Peter Kleissner told me, “I think Sinowal has been so successful because it’s always changing … it is adjusting to new conditions instantly. We see Sinowal changing its infection methods and exploits all the time.”
Similarly, you can’t rely on rootkit scanners for protection. Even the best rootkit scanners miss some versions of Sinowal/Mebroot. (See Scott Spanbauer’s review of free rootkit removers in May 22’s Best Software column and Mark Edwards’ review of rootkit-remover effectiveness in his May 22 PC Tune-Up column; paid subscription required for the latter.)
Truth be told, there is no single way to reliably protect yourself from Sinowal/Mebroot, short of disconnecting your computer from the Internet and not opening any files. But there are some historical patterns to the exploit that you can learn from.
First of all, most of the Sinowal/Mebroot infections I’ve heard about got into the afflicted PCs via well-known and already-patched security holes in Adobe Reader, Flash Player, or Apple QuickTime. These are not the only Sinowal/Mebroot infection vectors by a long shot, but they seem to be preferred by the Trojan’s creators. You can minimize your risk of infection by keeping all of your third-party programs updated to the latest versions.
Windows Secrets associate editor Scott Dunn explained how to use the free Secunia Software Inspector service to test your third-party apps, and how to schedule a monthly check-up for your system, in his Sept. 6, 2007, column.
In addition, according to Peter Kleissner, Sinowal/Mebroot — at least in its current incarnation — doesn’t infect Vista systems. Windows XP remains its primary target, because Vista’s boot method is different and its User Account Control regime gets in the worm’s way.
Don’t look to your bank for Sinowal safeguards
So, you’d figure the banks and financial institutions being targeted by Sinowal/Mebroot would be up in arms, right? Half a million compromised accounts for sale by an unknown, sophisticated, and capable team that’s still harvesting accounts should send a shiver up any banker’s spine.
I asked Rob Rosenberger about it, and he laughed. Rosenberger’s one of the original virus experts and was also one of the first people to work on network security at a large brokerage firm.
“I’ll be labeled a heretic for saying this, but … from a banking perspective, frauds like this have never qualified as a major threat. A banker looks at his P&L sheets and writes off this kind of fraud as simply a cost of doing business. Such fraud may amount to billions of dollars each year, but the cost is spread across all sectors of the banking industry all over the world.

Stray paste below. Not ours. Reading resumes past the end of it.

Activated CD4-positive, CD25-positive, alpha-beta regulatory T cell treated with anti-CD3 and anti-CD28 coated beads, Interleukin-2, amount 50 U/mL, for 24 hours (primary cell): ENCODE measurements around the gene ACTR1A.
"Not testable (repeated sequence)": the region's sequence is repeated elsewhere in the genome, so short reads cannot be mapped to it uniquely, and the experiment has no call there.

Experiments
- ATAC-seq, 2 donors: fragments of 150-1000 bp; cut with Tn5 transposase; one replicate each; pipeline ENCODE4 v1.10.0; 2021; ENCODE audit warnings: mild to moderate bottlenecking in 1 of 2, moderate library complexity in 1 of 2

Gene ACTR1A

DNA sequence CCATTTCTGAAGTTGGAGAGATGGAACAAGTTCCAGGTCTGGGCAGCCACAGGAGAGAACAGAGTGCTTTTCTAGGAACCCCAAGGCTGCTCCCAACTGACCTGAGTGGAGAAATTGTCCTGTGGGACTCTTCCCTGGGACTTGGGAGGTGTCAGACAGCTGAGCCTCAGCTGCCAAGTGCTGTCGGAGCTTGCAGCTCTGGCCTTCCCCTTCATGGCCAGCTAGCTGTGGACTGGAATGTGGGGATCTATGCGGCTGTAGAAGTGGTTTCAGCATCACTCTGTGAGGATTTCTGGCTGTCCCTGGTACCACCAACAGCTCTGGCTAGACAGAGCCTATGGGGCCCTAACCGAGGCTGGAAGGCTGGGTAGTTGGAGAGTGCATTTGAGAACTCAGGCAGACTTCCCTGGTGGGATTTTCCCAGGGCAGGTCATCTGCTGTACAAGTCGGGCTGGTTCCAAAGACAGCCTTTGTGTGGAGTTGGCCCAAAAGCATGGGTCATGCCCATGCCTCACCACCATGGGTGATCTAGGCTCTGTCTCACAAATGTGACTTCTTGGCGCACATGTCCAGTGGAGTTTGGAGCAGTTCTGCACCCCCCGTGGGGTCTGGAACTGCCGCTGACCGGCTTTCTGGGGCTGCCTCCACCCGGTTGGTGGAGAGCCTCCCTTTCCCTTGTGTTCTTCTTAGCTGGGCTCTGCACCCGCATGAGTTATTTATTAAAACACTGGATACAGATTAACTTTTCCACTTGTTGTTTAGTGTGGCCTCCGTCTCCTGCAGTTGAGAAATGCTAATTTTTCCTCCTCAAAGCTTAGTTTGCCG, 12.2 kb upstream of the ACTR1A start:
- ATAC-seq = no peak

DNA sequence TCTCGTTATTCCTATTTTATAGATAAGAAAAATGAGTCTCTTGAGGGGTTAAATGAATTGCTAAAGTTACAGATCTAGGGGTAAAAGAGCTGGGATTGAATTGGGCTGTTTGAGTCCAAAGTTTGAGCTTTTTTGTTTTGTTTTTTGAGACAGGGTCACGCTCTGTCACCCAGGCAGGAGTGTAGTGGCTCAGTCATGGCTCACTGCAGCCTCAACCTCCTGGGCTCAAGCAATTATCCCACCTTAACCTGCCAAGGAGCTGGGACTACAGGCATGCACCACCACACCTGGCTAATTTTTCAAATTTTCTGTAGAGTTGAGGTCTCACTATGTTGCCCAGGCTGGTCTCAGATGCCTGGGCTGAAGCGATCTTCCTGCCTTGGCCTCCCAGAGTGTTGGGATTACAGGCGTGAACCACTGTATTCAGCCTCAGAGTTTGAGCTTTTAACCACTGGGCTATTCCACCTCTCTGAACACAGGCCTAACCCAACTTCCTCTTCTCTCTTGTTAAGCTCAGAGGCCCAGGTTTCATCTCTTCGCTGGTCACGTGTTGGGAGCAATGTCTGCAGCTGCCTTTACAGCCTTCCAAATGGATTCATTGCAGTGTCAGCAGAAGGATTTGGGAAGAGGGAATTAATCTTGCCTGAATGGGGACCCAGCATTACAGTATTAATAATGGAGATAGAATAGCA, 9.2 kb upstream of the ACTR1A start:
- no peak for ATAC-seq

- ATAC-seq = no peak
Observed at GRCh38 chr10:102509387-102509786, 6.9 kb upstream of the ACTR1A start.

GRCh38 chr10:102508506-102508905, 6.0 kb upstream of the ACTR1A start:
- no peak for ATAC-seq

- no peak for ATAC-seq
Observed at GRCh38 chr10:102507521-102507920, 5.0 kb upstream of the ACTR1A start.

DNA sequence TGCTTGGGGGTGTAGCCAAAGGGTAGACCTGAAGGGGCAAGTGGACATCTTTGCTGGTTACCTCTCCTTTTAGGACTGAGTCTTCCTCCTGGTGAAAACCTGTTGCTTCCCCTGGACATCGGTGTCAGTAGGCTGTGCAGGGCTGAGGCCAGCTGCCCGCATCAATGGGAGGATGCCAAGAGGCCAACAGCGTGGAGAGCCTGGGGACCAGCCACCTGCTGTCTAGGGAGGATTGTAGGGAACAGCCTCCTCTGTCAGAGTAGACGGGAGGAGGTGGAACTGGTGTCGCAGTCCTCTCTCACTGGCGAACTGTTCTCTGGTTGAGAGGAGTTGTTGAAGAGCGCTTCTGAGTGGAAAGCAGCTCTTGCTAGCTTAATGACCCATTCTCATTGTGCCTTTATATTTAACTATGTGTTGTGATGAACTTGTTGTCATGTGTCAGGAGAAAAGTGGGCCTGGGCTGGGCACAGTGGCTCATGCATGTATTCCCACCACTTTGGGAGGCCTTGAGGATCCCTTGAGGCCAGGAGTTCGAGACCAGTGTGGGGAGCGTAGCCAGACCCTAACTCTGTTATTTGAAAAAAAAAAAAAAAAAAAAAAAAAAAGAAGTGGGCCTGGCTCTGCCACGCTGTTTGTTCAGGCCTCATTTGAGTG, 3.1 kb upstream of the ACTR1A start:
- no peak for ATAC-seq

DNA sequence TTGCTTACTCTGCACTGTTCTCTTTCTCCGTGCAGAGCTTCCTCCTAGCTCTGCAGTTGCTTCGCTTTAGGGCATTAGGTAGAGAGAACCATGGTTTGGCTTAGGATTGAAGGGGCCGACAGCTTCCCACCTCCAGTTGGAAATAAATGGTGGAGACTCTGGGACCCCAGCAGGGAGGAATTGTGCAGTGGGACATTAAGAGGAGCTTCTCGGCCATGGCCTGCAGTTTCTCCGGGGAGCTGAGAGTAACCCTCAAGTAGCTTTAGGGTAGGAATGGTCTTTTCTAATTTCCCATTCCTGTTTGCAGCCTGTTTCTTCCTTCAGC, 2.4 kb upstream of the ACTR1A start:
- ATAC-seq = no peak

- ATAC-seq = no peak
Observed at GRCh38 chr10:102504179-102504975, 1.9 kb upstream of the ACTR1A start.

“Banks have dealt with this kind of fraud for many, many decades,” Rosenberger continued. “Forget the Internet — this kind of fraud existed back in the days of credit-card machines with carbon paper forms. The technology of fraud gets better each year, but this type of fraud remains consistent. From a banking perspective, the cost to obey government regulations dwarfs the cost of any individual case of fraud.”
If the bankers aren’t going to take up the fight against Sinowal/Mebroot, who will? The antivirus software companies have a long tradition of crying wolf, and their credibility has suffered as a result.
In this particular case, the major AV packages have failed to detect Sinowal/Mebroot over and over again. It’s hard to imagine one of the AV companies drumming up enough user interest — or enough business — to fund a mano-a-mano fight against the threat. Besides, the AV companies are chasing the cows after they’ve left the barn, so to speak.
The folks who make malware these days constantly tweak their products, often using VirusTotal or a proprietary set of scanners to make sure their programs pass muster. A day or an hour later — before the AV companies can update their signatures — the bad guys unleash a new version. AV companies know that and are moving to behavioral monitoring and other techniques to try to catch malware before it can do any harm.
The only company that seems to be in a position to fix the Master Boot Record problem is Microsoft. But it’s hard to imagine MS management devoting the time and resources necessary to fix major security holes in a seven-year-old product, particularly when XP’s successors (I use the term lightly) don’t appear to have the same flaw.
This is short-sighted, however. It’s only a matter of time before Sinowal/Mebroot — or an even-more-dangerous offshoot — finds a way to do its damage on Vista systems as well.
If Microsoft decides to take on Sinowal/Mebroot, the company is up against a formidable opponent that draws on many talented programmers. John Hawes at Virus Bulletin says “I recently heard someone estimate that a team of 10 top programmers would need four full months of work to put together the basic setup.”
As Peter Kleissner puts it, “I personally think most people behind the [Sinowal] code do not know what they have done. I would bet that more than half of the code was written by students around the world.”
Kleissner’s in a good position to judge. He’s a student himself, 18 years old. I’m glad he’s on our side.